Tag Archives: England

FEARNVILLE HOUSE

“To all outward appearances the mansion had the appearance of being unoccupied, and the spacious garden was in the same neglected condition as it had been for many years.” One hundred years later, nothing has changed.

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Fearnville House, Roundhay, Leeds. Photographed in 2016. URBAN DIVISION.

This week, one hundred years ago, the discovery of an illicit whisky still in an old mansion gave considerable food for gossip in a Leeds suburb.

The scene of the discovery was the century-old mansion known as Fernville House at Roundhay, which stood in rural splendour until it became overshadowed by what was known as the Fernville ‘Garden City’, a small colony of ‘modern’ residences.

The mansion house (also known as Fearneville) had been built about 1820 by a Leeds merchant, and Thomas Louis Oxley, a surgeon dentist, later lived here, letting about 100 acres of land as a farm.  In the 1870s, the mansion with about 49-acres of pleasure grounds, had been occupied by William Middleton JP, and then Samuel Sykes, after which the estate was sold for development on garden city lines. The last tenant had been Alderman Alfred John Knowles (1836-1918), a well-known Leeds provisions merchant, and for the last ten years or so had been unoccupied.

Yorkshire Post and Leeds Intelligencer - 22 June 1867 - BNA
From The Yorkshire Post. June 1867. THE BRITISH NEWSPAPER ARCHIVE.
Leeds Mercury - 29 Feb 1872 - BNA
A letter from Thomas Louis Oxley in the Leeds Mercury, February 1872. He was now living in London. THE BRITISH NEWSPAPER ARCHIVE.

In November 1918, negotiations had taken place which resulted in Fernville House being sold for £2,000 to a Jewish businessman, who, it was understood would turn the former country house into a business place. Those who had negotiated the sale had asked what the place was going to be used for, presuming that it would become a clothing factory. The reply had been a definite ‘no’.

The new owner had not been long in taking possession, and it had been understood by some people in the neighbourhood that the house was being used as a laundry. On Saturday 1 February 1919, two officers from the Leeds special police force had seen a large cask being driven away from the house on a cart. They weren’t satisfied with the explanation given as to the contents of the cask, and at midnight a raiding party of special and regular police had taken possession of the house.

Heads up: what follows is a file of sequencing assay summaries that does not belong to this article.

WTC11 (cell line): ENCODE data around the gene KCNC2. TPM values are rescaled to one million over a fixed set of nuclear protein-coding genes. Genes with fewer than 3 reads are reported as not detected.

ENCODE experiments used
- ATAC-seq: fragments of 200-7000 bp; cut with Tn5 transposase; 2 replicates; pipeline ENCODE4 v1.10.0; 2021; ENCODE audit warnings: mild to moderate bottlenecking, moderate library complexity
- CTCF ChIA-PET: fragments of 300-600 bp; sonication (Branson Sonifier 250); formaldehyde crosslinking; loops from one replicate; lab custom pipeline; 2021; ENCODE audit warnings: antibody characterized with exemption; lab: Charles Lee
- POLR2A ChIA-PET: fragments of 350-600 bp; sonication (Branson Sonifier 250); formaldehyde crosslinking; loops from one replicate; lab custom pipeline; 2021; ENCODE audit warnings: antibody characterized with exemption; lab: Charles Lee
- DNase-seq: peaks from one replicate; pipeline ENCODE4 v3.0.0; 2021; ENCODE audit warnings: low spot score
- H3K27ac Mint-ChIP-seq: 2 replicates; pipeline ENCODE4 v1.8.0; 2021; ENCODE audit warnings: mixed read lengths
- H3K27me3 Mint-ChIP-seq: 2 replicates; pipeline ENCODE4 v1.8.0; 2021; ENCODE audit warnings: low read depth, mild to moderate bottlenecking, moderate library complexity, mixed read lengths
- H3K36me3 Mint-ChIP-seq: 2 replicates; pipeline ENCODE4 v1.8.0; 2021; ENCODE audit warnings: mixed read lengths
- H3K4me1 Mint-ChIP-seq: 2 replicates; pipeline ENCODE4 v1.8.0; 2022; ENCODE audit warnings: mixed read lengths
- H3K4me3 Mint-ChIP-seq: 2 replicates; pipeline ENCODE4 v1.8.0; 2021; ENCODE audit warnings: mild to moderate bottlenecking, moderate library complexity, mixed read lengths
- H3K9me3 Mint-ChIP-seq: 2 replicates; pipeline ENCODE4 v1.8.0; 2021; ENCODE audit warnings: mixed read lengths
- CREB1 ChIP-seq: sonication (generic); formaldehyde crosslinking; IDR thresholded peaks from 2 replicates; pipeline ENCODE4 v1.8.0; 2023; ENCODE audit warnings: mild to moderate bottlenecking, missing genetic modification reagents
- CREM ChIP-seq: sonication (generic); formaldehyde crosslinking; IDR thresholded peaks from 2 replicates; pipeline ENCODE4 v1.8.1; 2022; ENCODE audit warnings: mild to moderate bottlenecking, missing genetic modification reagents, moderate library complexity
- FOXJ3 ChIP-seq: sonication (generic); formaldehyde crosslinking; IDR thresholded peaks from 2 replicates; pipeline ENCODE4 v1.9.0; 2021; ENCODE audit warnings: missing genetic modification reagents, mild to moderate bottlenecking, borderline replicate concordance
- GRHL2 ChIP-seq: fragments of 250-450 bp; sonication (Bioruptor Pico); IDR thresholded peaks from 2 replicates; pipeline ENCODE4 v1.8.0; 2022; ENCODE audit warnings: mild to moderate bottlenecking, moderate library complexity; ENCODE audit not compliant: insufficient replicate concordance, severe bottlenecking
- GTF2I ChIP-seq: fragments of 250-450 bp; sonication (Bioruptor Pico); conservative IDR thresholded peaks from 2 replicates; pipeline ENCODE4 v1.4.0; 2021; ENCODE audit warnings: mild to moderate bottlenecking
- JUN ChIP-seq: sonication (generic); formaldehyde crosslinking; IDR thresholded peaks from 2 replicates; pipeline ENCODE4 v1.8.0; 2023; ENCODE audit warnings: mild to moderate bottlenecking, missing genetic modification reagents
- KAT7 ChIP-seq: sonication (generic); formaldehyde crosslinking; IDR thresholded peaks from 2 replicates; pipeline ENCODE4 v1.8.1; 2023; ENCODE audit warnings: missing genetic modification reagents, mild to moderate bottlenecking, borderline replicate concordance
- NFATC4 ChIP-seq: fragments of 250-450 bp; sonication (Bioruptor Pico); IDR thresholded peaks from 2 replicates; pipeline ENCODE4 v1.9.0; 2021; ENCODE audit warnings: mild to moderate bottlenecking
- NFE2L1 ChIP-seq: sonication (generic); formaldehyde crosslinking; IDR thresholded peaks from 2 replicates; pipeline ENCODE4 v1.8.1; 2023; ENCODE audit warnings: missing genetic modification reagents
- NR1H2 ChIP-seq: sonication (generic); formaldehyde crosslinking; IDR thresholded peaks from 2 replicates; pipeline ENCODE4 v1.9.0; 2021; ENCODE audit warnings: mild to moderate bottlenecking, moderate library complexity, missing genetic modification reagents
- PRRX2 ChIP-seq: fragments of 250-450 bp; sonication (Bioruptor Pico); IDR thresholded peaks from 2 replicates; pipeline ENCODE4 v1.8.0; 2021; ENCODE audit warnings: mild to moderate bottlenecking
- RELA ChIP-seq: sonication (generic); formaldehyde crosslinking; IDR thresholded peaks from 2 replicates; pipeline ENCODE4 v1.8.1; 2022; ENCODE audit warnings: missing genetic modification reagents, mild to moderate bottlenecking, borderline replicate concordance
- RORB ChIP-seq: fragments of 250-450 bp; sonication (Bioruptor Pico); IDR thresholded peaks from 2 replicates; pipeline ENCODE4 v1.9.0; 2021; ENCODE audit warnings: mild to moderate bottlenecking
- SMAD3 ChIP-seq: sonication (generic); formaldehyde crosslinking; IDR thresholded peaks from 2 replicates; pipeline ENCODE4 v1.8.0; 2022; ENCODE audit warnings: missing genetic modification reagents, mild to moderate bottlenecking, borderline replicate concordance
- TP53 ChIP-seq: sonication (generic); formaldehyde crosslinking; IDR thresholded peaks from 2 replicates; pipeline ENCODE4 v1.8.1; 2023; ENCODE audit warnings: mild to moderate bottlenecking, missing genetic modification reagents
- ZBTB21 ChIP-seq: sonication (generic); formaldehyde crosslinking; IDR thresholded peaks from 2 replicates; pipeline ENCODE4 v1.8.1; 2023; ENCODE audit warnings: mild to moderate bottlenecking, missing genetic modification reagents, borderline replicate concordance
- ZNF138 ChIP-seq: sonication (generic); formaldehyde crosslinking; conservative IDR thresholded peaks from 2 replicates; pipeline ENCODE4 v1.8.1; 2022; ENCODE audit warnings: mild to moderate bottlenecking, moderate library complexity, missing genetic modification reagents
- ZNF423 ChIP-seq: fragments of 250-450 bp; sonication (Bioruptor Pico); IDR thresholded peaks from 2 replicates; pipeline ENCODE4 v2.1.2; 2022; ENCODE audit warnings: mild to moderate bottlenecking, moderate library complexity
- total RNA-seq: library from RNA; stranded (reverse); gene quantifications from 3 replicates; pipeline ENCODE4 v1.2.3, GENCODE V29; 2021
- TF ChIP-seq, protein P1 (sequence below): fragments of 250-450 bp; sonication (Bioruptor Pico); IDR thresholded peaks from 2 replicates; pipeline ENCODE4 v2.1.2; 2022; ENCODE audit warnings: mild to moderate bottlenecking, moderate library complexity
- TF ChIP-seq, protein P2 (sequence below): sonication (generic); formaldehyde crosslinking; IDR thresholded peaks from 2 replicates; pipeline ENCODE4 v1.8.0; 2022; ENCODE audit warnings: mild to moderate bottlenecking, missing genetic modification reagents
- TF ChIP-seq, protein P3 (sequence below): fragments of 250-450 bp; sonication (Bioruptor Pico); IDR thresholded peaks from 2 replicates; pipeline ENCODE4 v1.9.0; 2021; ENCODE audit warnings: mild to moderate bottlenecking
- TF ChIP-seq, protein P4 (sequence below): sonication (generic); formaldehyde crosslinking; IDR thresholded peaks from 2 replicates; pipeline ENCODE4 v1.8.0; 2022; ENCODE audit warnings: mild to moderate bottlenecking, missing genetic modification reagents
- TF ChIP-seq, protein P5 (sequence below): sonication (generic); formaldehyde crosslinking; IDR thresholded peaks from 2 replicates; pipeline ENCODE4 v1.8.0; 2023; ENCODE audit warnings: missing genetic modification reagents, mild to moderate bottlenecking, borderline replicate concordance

The officers came across ample evidence that spirit distilling operations had been conducted here. An attempt had been made to wreck some of the plant, which was unmistakeably a whisky still, and several barrels were removed from the premises.

Neighbours at Fernville House told the Yorkshire Evening Post that no serious attempt had been made to put the mansion into a state fit for habitation. Joiners had been seen doing odd repairs, and to fix a new wooden gate to the entrance which led to outbuildings of the house. To all outward appearances the mansion had the appearance of being unoccupied, and the spacious garden was in the same neglected condition as it had been for many years.

In June 1919, writs were issued by the Commissioners of the Customs and Excise upon Joseph Levi, a wines and spirits merchant, in connection with the illicit whisky still. The total penalties imposed on Levi, his wife, Sarah, and two others amounted to £1,960. (Sarah Levi was again convicted for similar offences in 1930).

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Fearnville House, Roundhay, Leeds. Photographed in 2016. URBAN DIVISION.

The events preceded what would turn out to be  a torturous century ahead. One hundred years later, the condition of Fearnville House (as it is now known) is even more precarious than it was then.

During the early part of the twentieth century the Ralphes lived here. The land was sold in the 1950s and the house was converted into flats while still retaining the pillared porch and a fine staircase inside.

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Fearnville House, Roundhay, Leeds. Photographed in 2016. URBAN DIVISION.

By the 1970s, the house was again derelict and seemingly abandoned entirely in 1993. The council had evicted its residents, boarded up the building and it has been left ever since. In 2008, it was sold on the instruction of Leeds City Council for £228,000. The following year it was sold again, reputedly to become a nursing home. The last planning application in 2012 was abandoned the following year after various objections, including opposition that the premises would need a long period of observation for bats, along with doubts from the coal board who stated previous mine workings might undermine the property. There was also a further rejection from the council’s Highways Department who said a nearby road would have to be made one-way and restrictions, due to the entrance width, meant the number of dwellings was unsustainable.